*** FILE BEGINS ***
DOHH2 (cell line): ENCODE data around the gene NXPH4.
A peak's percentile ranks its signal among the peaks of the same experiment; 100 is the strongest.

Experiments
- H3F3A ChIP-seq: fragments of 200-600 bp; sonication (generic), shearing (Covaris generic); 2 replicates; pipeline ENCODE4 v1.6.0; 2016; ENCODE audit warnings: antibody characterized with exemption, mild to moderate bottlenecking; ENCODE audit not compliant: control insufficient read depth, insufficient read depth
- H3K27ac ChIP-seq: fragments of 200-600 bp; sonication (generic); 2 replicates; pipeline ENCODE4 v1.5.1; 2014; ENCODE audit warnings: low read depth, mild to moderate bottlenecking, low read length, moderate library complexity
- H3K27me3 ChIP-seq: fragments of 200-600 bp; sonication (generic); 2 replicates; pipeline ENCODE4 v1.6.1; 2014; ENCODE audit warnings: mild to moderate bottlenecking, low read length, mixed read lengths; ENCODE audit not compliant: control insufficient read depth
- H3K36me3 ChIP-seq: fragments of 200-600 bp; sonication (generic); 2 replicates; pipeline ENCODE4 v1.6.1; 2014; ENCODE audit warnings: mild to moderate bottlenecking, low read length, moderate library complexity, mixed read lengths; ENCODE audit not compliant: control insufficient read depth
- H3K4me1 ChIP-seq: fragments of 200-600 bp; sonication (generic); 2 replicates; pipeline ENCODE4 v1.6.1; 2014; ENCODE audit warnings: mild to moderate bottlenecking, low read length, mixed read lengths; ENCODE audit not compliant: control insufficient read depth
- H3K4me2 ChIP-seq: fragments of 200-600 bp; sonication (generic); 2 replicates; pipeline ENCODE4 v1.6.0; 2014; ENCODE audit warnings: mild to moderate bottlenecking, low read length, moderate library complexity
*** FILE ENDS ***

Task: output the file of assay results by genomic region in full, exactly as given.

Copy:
DOHH2 (cell line): ENCODE data around the gene NXPH4.
A peak's percentile ranks its signal among the peaks of the same experiment; 100 is the strongest.

Experiments
- H3F3A ChIP-seq: fragments of 200-600 bp; sonication (generic), shearing (Covaris generic); 2 replicates; pipeline ENCODE4 v1.6.0; 2016; ENCODE audit warnings: antibody characterized with exemption, mild to moderate bottlenecking; ENCODE audit not compliant: control insufficient read depth, insufficient read depth
- H3K27ac ChIP-seq: fragments of 200-600 bp; sonication (generic); 2 replicates; pipeline ENCODE4 v1.5.1; 2014; ENCODE audit warnings: low read depth, mild to moderate bottlenecking, low read length, moderate library complexity
- H3K27me3 ChIP-seq: fragments of 200-600 bp; sonication (generic); 2 replicates; pipeline ENCODE4 v1.6.1; 2014; ENCODE audit warnings: mild to moderate bottlenecking, low read length, mixed read lengths; ENCODE audit not compliant: control insufficient read depth
- H3K36me3 ChIP-seq: fragments of 200-600 bp; sonication (generic); 2 replicates; pipeline ENCODE4 v1.6.1; 2014; ENCODE audit warnings: mild to moderate bottlenecking, low read length, moderate library complexity, mixed read lengths; ENCODE audit not compliant: control insufficient read depth
- H3K4me1 ChIP-seq: fragments of 200-600 bp; sonication (generic); 2 replicates; pipeline ENCODE4 v1.6.1; 2014; ENCODE audit warnings: mild to moderate bottlenecking, low read length, mixed read lengths; ENCODE audit not compliant: control insufficient read depth
- H3K4me2 ChIP-seq: fragments of 200-600 bp; sonication (generic); 2 replicates; pipeline ENCODE4 v1.6.0; 2014; ENCODE audit warnings: mild to moderate bottlenecking, low read length, moderate library complexity